And if you look at my sparring video, regardless of what you think of it, you'll agree that we have a particular way of moving and deflecting/dealing with blows. It takes a long time to learn and develop. Because we spend our sparring in the "hot seat" of the melee range (the toe to toe range) beginners get injured - and cause injuries to others too. So there is a safety aspect to not unleashing them into completely "unrestricted" sparring. We don't favour gloves because we work intensively on the deflection aspect which isn't easy when gloves get in the way.

You probably won't be satisfied with these reasons, but there they are. Please don't attack me on this issue but agree to disagree. I'm too tired and sick tonight to carry on a hefty debate! You asked - so I've tried to answer honestly and reasonably what seems like a legitimate and reasonably polite query.
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#410708 - 11/09/08 10:47 PM Re: Dan's article [Re: medulanet]
Ames Offline
Veteran

Registered: 05/29/05
Posts: 1117
Quote:

Ames,are you saying that free fighting was not a part of karate training before karate came to Japan in the early to mid 1900's?




Medulant: It depends on what you mean by 'free fighting'. But from what I have read, no, sparring was not a usual part of training in many style prior to Karate's going to Japan. That's not to say that there were not those who did practice free sparing, or who engaged in challenge matches. In Goju Ryu, I can say without a doubt that Chojun Miyagi only briefly (for less than year) experiment with free sparring, but eventually rejected it. Today, many ultra tradional Goju dojo's (notably the Meibukan and Jundokan) still do not officially recognize irikumi.

This information comes from articles I've read in the Journal of Asian Martial Arts. I'm no expert on this topic, but certainly this seems to be a viewed held by many, that knockdown sparring was not widespread until after arriving in Japan.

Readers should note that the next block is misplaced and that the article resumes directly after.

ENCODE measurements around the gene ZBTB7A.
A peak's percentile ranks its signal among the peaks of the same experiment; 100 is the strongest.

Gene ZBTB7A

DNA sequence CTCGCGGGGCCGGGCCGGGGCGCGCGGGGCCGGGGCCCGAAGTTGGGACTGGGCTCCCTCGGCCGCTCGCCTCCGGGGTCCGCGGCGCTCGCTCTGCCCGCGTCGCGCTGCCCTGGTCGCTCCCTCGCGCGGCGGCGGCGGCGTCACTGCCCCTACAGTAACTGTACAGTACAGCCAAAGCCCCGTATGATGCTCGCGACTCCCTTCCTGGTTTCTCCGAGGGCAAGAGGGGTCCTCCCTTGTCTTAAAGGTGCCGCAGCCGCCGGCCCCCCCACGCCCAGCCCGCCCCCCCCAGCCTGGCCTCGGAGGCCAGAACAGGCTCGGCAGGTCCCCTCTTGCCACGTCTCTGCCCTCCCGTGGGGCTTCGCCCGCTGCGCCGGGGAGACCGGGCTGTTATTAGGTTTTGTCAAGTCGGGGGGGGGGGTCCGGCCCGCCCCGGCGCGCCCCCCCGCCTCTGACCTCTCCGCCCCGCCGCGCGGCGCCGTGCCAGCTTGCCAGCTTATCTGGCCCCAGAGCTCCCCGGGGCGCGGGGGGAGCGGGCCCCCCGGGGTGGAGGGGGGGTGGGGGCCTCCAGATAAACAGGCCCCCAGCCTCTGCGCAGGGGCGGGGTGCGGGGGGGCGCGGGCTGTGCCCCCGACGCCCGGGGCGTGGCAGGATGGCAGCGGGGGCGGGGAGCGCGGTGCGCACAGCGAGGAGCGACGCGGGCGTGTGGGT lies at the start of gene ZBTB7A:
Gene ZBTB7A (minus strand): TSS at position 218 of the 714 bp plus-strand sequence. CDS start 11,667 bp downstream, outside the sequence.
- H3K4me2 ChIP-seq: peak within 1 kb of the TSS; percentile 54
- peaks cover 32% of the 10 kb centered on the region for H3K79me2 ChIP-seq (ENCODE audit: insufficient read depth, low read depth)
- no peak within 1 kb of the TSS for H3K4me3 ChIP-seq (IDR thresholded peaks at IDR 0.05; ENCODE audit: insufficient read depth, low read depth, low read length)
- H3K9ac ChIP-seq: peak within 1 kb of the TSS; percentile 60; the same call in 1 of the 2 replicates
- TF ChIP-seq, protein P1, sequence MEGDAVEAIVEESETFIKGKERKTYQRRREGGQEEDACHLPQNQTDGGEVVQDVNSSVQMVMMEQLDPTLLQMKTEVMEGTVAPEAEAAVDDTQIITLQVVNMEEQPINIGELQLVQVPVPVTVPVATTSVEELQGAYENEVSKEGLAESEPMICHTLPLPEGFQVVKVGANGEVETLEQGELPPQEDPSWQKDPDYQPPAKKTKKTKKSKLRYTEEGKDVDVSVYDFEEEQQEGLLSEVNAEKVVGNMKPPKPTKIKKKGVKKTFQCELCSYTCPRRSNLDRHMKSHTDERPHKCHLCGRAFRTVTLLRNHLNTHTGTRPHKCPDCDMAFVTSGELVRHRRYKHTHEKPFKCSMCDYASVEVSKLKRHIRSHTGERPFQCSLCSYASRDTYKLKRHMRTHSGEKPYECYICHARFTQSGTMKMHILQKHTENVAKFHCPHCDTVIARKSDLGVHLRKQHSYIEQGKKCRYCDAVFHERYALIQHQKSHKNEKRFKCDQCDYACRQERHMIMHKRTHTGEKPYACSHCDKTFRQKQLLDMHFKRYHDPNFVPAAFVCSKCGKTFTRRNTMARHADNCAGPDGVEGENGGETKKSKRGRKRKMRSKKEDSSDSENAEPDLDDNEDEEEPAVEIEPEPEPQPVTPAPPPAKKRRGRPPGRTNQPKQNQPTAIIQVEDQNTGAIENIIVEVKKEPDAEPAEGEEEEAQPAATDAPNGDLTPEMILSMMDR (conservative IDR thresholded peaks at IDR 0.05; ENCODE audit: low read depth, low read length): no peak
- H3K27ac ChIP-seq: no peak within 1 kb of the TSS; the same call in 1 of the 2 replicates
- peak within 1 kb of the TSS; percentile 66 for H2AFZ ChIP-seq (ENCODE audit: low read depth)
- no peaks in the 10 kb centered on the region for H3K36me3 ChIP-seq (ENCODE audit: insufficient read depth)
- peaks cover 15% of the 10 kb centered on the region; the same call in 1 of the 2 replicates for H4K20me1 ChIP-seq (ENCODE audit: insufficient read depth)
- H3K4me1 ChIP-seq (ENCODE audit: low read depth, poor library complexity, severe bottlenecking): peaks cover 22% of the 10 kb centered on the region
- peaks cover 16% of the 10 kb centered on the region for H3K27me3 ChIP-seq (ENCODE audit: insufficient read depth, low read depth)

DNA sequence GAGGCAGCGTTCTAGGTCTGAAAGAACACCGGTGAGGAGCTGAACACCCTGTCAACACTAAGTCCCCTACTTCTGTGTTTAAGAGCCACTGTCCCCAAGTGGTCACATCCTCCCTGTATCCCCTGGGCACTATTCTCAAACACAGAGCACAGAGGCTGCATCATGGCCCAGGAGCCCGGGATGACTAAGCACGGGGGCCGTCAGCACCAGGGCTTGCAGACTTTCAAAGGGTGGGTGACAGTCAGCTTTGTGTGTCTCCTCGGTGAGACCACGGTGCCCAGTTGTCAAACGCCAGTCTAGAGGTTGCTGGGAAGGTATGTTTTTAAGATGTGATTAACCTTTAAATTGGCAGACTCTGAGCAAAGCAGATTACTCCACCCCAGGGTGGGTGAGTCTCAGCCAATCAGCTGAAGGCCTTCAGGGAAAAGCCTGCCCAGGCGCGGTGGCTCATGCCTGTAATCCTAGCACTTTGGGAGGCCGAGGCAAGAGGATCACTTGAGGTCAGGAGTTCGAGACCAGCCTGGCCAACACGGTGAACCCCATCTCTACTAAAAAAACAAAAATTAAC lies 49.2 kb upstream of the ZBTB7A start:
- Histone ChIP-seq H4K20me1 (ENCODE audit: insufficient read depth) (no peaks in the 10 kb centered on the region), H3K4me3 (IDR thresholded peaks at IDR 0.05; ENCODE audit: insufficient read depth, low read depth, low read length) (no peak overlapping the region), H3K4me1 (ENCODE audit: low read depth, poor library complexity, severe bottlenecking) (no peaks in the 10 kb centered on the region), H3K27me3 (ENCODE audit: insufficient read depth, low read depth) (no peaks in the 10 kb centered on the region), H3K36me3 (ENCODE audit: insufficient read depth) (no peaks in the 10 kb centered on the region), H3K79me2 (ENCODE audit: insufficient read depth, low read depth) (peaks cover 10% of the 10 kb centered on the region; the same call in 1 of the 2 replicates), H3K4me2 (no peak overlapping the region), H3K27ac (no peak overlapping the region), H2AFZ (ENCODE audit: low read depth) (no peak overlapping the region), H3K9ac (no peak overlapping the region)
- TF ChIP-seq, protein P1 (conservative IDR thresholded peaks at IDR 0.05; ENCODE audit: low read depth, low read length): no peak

--Chris
_________________________
"Seek not to follow in the footsteps of the men of old; seek what they sought."
--Basho

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#410709 - 11/10/08 10:08 AM Re: Dan's article [Re: Ames]
Neko456 Offline
Professional Poster

Registered: 01/18/05
Posts: 3260
Loc: Midwest City, Ok, USA

Karate can't block a Jab, idea.

________________________________________________

Though you seem very informed on both fields of study, to me you seem to not understand what Karate IS. I heard the same thing in a JKD class that Karate was too stagnate to block a fluid jab or combination. I just smiled as the Sifu showed almost robotic movement to show how Karate is out gunned. He went on to display JKD more fluid counter.

But the key is weather Karate or JKD if you react after the strike you will be too late. You must react to his movement if you don't try to arm block but duck and stomp his knee/thigh or or weave and sweep his front leg. You don't need to block his jab or lean away and raise your elbow to cacth his jab. The whole thing is if you put one art in a corner and say just block you going to get hit. What I try to stress is that we teach self defense not blocking, you use your self to atatck his action in defense of your body.

Of course a age uke won't block a quick jab, mosts times but it will snap the elbow if you stop his motion with a ankle or instep stomp, then pop the elbow as it dangles in the air. My point is (and we practice this in class) bobbing and weaving is a great defensive move against a head attack but it doesn't help any in defending against lower attacks. So having a narrow view of what Karate is doesn't help give a good comparison of the two.